The increasing fragmentation of our society is leaving its mark. What are you doing about it?
A social trend has been driven by the Corona pandemic faster than any other:
The growing separation of people into groups or units that experience completely different realities.
Even before Corona, groups on social networks like Facebook or Instagram, or on messaging apps like WhatsApp, Telegram or Twitter, increased the fragmentation of our society.
Whistleblower Frances Haugen also accuses Facebook of even contributing to wars, such as in Myanmar and currently Ethiopia, by fomenting hatred and conflict.
Formerly community-based sources of information, such as public broadcasters or large private broadcasters, are increasingly being replaced by topic or opinion oriented news groups. The sources of information here are often opaque or irrelevant. Personal statements, opinions, and even lies, are dressed up as “information” or “news.”
Instead of true debates and real discussions with others of different opinions, people post superficial comments and emotional reactions in their “echo chambers.”
Quite deliberately, posts evoke intense emotions: Because polemicizing, lurid and inflammatory statements cause exactly these, the algorithms of social media platforms then ensure their frenzied spread.
Now, we have to add social distancing, home offices and the suffering of the greatest consequences of the pandemic by only some groups and economic sectors:
In particular, residents of nursing homes, single people, those with pre-existing conditions, or those otherwise particularly vulnerable to the virus suffer the greatest isolation at moments when contact with others is most important.
Intensive care and nursing staff are currently quitting in large numbers because they cannot or do not want to endure another “covid winter”. The logistics industry is also facing a second, exhausting holiday season with even more internet purchases than this entire year.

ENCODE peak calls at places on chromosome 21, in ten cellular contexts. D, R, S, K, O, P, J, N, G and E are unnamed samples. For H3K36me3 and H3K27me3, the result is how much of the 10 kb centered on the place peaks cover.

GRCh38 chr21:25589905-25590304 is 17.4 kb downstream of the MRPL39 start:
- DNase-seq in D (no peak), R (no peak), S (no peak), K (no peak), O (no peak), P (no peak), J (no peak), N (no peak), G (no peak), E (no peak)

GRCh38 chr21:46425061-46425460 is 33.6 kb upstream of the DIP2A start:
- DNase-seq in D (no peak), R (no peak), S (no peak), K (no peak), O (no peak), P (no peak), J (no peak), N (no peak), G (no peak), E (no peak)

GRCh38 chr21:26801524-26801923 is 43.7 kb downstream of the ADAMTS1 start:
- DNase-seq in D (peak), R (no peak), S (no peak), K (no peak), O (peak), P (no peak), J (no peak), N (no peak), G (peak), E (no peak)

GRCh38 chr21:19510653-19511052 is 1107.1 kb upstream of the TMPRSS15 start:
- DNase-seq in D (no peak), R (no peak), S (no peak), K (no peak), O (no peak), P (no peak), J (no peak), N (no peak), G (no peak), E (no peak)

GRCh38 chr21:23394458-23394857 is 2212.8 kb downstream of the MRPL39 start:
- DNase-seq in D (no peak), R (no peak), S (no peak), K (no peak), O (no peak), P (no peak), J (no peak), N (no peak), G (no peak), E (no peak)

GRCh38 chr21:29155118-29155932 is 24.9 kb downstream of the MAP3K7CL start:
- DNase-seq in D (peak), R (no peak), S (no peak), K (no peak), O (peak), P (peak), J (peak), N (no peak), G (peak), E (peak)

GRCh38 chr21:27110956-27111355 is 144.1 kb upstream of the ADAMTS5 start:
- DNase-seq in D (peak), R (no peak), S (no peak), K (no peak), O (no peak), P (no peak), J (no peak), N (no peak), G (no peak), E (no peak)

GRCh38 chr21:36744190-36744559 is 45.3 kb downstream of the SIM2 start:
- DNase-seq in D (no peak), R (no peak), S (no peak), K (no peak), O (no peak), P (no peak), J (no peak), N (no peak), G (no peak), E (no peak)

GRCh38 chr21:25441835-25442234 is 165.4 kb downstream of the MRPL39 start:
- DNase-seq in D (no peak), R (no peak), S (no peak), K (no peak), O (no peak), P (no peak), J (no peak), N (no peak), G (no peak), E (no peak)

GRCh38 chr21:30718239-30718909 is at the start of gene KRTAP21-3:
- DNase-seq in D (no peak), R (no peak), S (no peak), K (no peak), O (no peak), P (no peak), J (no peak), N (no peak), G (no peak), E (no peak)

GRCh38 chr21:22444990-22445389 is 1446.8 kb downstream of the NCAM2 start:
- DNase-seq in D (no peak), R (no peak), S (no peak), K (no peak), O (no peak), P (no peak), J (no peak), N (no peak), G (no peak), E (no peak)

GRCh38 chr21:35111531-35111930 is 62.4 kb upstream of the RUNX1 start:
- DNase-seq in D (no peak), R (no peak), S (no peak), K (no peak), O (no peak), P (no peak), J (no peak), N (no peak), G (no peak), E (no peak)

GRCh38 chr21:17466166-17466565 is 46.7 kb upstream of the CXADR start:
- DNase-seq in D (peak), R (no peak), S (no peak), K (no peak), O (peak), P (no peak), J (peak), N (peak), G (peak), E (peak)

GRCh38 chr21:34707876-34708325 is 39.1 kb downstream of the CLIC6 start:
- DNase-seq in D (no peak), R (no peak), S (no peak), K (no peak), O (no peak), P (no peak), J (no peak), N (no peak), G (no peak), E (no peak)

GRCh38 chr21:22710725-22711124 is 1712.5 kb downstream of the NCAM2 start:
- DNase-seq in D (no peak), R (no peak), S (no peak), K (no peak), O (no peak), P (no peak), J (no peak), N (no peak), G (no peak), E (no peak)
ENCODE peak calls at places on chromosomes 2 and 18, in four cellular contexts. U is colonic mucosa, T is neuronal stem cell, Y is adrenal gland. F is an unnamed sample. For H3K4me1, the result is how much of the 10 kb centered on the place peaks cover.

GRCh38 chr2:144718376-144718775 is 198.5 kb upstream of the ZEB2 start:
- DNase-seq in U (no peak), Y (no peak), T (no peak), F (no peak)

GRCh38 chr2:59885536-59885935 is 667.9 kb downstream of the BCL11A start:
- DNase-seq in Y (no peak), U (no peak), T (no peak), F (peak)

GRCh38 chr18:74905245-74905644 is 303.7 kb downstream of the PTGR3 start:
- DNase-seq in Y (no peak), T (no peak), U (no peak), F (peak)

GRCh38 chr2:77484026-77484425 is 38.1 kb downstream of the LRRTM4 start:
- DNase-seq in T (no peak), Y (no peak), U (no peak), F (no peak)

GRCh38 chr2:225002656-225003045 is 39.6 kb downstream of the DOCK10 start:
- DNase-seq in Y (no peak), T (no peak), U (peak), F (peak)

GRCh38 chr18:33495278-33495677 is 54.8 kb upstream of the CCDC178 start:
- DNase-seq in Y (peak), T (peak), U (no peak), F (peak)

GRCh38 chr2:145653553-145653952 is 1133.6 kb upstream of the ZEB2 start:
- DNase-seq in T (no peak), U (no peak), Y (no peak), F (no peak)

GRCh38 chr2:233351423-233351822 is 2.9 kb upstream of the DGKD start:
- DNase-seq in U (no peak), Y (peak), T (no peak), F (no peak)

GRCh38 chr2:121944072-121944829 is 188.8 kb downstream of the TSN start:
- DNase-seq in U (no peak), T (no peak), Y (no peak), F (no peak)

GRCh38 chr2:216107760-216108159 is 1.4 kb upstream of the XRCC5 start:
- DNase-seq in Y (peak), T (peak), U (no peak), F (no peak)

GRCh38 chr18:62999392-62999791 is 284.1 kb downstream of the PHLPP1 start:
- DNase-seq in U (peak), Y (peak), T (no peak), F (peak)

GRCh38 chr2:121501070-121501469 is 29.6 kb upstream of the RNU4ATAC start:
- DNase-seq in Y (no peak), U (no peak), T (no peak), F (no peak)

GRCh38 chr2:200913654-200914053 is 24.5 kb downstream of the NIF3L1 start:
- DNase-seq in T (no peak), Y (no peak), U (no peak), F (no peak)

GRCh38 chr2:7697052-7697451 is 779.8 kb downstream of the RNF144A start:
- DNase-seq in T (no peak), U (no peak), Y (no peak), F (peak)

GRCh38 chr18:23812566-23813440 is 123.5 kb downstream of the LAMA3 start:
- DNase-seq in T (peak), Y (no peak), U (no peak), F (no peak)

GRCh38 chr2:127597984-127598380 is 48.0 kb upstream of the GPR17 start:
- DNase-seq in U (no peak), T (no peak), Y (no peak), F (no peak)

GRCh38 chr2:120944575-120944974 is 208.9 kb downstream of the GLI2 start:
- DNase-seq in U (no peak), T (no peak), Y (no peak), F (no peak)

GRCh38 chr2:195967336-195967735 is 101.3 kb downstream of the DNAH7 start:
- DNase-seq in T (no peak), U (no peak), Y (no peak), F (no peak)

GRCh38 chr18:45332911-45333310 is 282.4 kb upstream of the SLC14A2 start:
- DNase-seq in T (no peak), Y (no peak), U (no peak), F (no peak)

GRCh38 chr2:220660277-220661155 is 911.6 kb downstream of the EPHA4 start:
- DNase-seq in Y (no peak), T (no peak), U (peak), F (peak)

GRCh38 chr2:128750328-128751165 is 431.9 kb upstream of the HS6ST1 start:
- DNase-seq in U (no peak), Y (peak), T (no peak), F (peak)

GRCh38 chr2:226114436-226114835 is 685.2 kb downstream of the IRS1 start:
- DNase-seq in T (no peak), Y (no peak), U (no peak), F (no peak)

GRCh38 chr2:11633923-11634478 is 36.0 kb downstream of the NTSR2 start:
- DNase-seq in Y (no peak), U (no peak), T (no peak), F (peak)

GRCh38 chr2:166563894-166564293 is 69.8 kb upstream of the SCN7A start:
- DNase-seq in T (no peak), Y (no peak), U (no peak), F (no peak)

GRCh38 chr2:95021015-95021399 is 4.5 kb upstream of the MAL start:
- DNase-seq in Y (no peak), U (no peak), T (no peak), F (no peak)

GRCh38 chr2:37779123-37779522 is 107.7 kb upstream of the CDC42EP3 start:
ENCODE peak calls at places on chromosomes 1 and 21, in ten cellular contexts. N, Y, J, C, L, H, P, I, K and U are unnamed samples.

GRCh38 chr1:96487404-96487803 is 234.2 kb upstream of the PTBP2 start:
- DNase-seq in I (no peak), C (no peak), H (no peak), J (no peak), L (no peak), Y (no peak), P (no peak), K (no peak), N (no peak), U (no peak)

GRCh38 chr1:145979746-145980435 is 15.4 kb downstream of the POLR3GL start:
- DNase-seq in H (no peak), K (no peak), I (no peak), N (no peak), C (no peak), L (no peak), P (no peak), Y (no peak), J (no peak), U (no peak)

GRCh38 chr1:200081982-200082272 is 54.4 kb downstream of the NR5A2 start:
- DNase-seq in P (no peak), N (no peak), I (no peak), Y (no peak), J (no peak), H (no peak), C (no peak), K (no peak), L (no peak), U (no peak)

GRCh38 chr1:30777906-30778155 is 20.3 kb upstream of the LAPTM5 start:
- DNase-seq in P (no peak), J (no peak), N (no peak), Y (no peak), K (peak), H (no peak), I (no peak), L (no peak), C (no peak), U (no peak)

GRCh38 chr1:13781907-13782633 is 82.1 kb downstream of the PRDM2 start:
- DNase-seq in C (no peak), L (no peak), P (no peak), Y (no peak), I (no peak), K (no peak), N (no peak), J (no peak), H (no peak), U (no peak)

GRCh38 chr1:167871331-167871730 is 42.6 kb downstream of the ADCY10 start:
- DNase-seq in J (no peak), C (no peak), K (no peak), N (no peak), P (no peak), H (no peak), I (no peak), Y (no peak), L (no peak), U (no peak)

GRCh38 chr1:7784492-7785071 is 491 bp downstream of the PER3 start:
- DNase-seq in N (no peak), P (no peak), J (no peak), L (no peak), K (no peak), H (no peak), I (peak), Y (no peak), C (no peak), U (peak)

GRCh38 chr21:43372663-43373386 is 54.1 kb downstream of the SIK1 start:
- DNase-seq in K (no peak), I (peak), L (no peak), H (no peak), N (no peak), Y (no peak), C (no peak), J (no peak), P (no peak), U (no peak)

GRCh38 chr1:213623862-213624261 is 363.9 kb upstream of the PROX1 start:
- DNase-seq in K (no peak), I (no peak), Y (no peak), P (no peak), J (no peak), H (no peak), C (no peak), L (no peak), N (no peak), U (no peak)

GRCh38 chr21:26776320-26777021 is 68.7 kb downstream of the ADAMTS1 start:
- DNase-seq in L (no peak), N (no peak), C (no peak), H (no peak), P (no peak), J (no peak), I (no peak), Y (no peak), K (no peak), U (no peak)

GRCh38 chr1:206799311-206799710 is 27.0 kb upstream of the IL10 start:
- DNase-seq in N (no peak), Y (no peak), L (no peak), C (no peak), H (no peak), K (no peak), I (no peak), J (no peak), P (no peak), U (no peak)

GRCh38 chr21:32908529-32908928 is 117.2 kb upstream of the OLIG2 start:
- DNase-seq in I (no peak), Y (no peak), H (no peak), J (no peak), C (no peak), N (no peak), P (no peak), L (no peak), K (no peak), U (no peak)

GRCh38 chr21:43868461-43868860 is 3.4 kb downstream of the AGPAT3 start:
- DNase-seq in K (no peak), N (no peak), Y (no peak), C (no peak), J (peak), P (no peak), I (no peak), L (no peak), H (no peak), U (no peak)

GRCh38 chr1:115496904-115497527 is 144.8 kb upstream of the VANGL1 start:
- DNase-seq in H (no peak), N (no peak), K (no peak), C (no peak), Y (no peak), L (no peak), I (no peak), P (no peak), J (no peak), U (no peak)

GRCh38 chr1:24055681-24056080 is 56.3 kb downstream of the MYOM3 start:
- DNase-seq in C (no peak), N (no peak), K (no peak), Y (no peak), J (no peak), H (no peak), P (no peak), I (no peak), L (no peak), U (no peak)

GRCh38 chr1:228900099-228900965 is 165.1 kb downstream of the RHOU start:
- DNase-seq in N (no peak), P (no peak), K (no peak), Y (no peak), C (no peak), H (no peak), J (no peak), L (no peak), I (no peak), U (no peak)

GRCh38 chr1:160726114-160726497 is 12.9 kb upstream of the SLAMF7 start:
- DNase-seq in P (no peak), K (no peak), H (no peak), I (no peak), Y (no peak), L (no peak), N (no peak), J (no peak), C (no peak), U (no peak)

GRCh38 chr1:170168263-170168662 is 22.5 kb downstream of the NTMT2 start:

And after a very difficult first half of the year, the tourism, events, hospitality, arts, culture and corporate training industries are headed for another tough lean period until next spring.
The self-employed, micro and small businesses – and generally the most financially vulnerable in our society – continue to suffer massive income losses and threats to their livelihoods.
At the same time, Amazon and other internet shopping platforms, online collaboration tech companies, and healthcare manufacturers in particular are making bigger profits than ever before. Large segments of the workforce work from home, but suffer no financial loss.
The less contact, the less understanding and compassion
There are enough studies to prove that the degree of empathy decreases as the distance to the affected person increases. That is, the less contact we have with those who experience suffering, to whom something is attributed because of their origin, appearance, or the like (immigrants, refugees, women…), the less empathy we have with them. At the same time, we give greater importance to our own problems or perceived limitations: after all, “everyone” around us (i.e. in our “echo chambers”) is experiencing the same thing!
It is time to ask yourself some questions – especially if you are a leader:
How do I separate myself from others: Where do I get my information from, with which people do I exchange opinions or still have discussions?
How do I connect and show empathy: Who can I contact who can’t contact me (anymore) themselves in these circumstances, how do I enliven my relationships with others right now and get involved with them?
What do I do for the people around me – for whom I carry responsibilty: Where do I perceive marginalization and exclusion of individuals or groups? How can I prevent this or establish contact between these groups? How do I enable more understanding and change of perspective between people?
Let’s use the holidays and the cold season to bring more warmth back into our society through concrete actions!